Has the way you approach songwriting and making records changed over time?
I was writing and demoing even before I started this band. It wasn't geared towards whichever band I was playing in at the time, I was doing it for myself. I've always really been into making demos, and even now, when I finish a four track or eight track demo of a new song and listen back for the first time I tend to get pretty attached to it. I tend to start off by collecting ideas and voice demos on my phone then I'll write ideas down as they pop into my head. Most of them come pretty naturally, I don't force them. Then when I go into the studio to record I just pull from this bank of ideas I have and try different things. Mix and match some of the different ideas I've had over the past few months. More often than not they go together pretty well, whether musically or lyrically, just because they're coming from the same time in my life.
Do you tend to write more while you're on the road or in studio?
The ideas might come at any point but as far as doing the work of putting them into a song goes, I do need to isolate myself away a little bit. The initial inspiration or idea can certainly come on the road or anywhere.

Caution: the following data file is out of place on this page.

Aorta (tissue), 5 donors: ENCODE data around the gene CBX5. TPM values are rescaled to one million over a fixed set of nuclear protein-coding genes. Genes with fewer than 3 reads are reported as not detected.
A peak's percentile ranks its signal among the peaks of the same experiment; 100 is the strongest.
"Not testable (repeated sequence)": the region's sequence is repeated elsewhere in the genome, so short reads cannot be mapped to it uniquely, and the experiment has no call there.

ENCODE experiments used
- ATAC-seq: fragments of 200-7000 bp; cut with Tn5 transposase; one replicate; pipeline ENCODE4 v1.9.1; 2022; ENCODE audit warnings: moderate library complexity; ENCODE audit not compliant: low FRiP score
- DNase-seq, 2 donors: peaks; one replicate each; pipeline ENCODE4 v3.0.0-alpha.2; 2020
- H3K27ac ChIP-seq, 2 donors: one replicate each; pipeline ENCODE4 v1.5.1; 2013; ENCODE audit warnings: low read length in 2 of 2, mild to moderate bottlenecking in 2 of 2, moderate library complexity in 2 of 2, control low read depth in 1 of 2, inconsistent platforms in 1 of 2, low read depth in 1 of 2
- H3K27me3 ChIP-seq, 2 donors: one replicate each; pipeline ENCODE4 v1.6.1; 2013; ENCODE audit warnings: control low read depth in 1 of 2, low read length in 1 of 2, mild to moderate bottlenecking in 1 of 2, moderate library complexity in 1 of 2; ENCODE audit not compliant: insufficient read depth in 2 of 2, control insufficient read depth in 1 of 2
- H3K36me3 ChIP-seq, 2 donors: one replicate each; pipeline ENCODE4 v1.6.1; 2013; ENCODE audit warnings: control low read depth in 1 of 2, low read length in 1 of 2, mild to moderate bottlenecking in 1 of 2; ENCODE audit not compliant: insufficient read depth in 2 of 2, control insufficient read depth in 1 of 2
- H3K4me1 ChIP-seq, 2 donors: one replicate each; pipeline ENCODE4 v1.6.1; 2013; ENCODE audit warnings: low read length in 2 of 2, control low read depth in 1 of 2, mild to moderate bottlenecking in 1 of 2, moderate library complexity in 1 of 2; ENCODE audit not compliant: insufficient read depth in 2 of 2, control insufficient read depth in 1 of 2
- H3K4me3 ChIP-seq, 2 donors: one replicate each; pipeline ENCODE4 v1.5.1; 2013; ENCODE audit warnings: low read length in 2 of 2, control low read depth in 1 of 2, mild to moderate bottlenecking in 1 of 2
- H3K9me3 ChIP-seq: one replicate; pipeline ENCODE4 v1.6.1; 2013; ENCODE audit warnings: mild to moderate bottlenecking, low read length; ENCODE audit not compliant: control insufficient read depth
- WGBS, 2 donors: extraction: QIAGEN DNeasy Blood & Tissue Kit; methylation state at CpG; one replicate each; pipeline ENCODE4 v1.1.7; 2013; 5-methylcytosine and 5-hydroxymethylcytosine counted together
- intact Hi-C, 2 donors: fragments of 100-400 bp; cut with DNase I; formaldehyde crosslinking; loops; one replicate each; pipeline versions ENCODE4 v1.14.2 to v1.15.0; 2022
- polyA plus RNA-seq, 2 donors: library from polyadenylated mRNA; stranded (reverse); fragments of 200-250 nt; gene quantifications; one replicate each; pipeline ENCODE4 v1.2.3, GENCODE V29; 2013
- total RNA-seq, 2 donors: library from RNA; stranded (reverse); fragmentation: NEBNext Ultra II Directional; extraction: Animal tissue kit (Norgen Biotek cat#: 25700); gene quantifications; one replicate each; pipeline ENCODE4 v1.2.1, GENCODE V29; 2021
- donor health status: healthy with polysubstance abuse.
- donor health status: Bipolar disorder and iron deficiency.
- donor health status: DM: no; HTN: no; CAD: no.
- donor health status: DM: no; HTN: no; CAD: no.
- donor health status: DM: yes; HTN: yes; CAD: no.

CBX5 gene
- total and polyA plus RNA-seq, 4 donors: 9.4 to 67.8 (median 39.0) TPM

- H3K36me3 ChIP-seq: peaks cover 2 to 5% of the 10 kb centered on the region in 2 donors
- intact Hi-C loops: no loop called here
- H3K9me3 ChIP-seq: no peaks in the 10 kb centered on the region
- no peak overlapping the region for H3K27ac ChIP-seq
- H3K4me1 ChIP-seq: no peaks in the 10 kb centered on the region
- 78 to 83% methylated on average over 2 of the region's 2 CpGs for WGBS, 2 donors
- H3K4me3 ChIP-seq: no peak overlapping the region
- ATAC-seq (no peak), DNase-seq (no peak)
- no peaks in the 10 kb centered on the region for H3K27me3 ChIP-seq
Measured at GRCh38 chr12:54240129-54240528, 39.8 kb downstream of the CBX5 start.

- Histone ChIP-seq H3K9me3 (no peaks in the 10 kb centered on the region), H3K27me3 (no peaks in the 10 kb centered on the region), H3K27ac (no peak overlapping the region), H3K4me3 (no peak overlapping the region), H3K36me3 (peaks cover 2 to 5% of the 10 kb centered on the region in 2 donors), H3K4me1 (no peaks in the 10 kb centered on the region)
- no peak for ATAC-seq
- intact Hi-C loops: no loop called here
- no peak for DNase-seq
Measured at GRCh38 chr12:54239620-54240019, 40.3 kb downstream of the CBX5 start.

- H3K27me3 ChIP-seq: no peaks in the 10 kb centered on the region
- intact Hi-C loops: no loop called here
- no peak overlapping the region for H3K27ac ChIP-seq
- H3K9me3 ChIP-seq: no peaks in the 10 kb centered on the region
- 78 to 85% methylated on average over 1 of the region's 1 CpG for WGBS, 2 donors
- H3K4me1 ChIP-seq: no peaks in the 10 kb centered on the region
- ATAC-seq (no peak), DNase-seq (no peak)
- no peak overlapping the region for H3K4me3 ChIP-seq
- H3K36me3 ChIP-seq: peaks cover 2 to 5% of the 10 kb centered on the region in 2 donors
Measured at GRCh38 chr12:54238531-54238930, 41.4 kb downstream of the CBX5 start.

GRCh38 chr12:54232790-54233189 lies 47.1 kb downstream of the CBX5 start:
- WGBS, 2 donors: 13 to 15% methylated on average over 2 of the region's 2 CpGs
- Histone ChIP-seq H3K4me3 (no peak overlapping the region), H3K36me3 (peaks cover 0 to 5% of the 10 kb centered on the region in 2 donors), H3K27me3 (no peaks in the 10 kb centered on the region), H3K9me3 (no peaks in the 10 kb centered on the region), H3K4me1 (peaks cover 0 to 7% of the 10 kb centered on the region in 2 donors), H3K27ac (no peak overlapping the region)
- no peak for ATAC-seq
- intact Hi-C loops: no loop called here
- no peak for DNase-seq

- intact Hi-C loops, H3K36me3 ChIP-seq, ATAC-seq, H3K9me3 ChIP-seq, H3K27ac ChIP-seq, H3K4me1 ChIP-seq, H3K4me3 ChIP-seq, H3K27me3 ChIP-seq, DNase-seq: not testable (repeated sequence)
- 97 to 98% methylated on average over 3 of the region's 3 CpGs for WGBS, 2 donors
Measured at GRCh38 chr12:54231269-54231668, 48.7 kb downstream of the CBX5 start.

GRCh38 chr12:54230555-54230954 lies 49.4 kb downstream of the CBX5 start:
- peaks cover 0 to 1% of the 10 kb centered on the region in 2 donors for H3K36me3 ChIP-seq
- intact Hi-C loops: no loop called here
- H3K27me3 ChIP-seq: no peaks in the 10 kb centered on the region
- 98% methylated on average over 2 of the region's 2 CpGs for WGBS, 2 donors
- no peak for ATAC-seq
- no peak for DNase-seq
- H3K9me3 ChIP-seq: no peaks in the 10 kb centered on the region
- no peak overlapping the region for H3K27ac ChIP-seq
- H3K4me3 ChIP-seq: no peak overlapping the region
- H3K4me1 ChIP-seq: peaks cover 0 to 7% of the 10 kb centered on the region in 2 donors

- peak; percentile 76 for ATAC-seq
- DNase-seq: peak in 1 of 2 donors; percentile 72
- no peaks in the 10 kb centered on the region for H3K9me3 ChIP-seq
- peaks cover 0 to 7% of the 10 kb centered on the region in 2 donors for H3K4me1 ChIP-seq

Listening to both the first album (Never Enough) then the new one straight after the transition in musical styles is quite reminiscent of The Clash going from Give Em Enough Rope to London Calling. Was that the kind of leap you were aiming for?
Yeah, it was very intentional to try out as many new ideas as we could. With the first record we just banged it out live in a room for the most part. There weren't many overdubs at all. Whereas on this one I wanted it to have more of a layered production. A lot of my favourite records that have been staples of mine for many years are like that. Ones where you listen to it five times and fall in love with the record then you forget about it for a while, only to go back to it years later and discover something you might not have heard first time round. A lot of that comes from having more layers in the sound. More textures. So the more you go back to it - depending on where you listen to it - how many times you listen to it - these other sounds pop out at you every now and then. Its not so much about being detail orientated as it is about having more layers.